So from where I sit it looks as though the rest of the world is pretty worried about our economy and where the US monetary system could end up. Maybe all the talking heads on TV want to believe, and want to help you believe, that the United States is doing alright and maybe turning around economically.
I'm not so sure.
You know the definition of a recession is your neighbor lost his job. A depression is when you lose your job.
So if during a big (macro) economic downturn you have a job and can take care of your family things aren't too bad.
On the other hand, the macro economy can be going gangbusters but if you lost your job and were up to your eyeballs in debt your micro economy is in trouble.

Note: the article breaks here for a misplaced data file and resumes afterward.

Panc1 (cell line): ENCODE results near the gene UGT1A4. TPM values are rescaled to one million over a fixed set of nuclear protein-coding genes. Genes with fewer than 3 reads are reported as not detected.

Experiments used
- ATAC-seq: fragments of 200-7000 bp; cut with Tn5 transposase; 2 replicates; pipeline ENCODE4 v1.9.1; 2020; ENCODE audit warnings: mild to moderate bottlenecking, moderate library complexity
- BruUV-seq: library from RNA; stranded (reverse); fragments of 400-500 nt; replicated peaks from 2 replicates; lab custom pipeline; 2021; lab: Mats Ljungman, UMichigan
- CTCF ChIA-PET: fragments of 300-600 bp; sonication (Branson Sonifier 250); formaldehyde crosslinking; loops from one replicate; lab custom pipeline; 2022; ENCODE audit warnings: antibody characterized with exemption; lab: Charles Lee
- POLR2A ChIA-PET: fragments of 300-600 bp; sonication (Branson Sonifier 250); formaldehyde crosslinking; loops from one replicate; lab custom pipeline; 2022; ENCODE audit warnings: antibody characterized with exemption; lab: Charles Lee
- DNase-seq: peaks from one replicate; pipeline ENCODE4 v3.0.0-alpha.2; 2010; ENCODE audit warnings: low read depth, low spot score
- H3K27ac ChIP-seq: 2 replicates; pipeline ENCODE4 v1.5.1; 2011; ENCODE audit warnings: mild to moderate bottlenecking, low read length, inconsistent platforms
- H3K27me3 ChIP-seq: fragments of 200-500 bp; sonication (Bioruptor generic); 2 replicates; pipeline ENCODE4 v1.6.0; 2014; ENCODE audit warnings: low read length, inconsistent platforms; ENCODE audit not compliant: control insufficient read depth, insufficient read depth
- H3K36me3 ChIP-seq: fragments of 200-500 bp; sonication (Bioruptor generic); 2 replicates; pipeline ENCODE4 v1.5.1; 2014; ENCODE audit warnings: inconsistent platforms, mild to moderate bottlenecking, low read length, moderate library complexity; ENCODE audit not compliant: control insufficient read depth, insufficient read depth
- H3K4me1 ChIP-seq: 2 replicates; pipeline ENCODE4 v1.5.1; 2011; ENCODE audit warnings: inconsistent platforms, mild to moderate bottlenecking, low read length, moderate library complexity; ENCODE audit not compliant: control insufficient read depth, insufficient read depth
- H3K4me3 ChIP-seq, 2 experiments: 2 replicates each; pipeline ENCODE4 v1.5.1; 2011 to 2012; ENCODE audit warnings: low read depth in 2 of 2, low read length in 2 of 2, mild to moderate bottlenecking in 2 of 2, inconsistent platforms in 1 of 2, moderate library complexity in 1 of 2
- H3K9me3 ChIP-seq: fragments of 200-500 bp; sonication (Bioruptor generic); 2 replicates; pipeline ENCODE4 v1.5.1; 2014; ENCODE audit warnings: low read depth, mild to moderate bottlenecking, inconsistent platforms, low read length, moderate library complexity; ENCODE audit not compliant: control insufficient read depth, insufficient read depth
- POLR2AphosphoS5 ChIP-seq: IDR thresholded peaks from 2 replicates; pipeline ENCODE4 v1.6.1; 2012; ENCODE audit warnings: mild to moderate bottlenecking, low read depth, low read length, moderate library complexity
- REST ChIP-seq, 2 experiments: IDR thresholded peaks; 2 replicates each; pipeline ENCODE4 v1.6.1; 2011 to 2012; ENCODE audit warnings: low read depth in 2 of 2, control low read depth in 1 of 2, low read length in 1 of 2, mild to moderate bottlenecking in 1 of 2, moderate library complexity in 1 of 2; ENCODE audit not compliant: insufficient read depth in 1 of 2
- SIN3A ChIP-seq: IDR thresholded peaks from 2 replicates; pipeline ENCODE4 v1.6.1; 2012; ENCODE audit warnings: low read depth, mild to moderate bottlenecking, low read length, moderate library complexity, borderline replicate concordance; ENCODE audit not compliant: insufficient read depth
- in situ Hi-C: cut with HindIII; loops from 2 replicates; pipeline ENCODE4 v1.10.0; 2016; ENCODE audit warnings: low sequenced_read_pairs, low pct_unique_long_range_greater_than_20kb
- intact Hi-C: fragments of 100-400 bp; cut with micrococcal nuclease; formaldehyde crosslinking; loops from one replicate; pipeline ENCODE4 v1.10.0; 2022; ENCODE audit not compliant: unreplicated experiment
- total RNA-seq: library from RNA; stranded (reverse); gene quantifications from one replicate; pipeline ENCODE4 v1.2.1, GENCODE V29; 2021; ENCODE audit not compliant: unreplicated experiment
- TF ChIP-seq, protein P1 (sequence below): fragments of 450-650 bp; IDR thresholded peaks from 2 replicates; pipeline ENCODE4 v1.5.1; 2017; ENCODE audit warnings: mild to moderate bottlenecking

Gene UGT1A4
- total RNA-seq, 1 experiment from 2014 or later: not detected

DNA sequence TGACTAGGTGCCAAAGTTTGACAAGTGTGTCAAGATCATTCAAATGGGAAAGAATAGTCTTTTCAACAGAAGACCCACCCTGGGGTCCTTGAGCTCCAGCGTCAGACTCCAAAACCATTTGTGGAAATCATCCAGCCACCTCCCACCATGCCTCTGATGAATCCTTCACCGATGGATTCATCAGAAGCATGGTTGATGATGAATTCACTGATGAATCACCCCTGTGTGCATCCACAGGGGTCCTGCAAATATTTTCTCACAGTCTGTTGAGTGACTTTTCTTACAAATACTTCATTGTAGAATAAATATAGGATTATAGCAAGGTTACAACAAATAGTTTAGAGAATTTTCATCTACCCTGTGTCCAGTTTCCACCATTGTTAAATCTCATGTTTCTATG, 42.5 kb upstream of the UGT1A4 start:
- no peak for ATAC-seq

So the best thing to do whether the economy is good or bad is make sure your micro economy is in the best shape possible.
I told you what I think could go wrong in the US economy but what should you do to help insulate you and your family from an economic downturn or worse?
Plant a Garden
Estimates I have seen calculate the total acres of lawn in the US at 35 million acres. That's 35 million acres of grass that we Americans cut. It takes some type of fuel (usually gas) to cut all these lawns and they produce nothing you can eat.
Planting a garden gives you some food that you produced yourself which is healthier, fresher, and ultra local...it's a couple steps out the back door.
To me, the most vulnerable people are the ones who rely on someone else for all their food. Even if you live in the city with a small lawn you can plant something. No lawn at all? Try a window sill.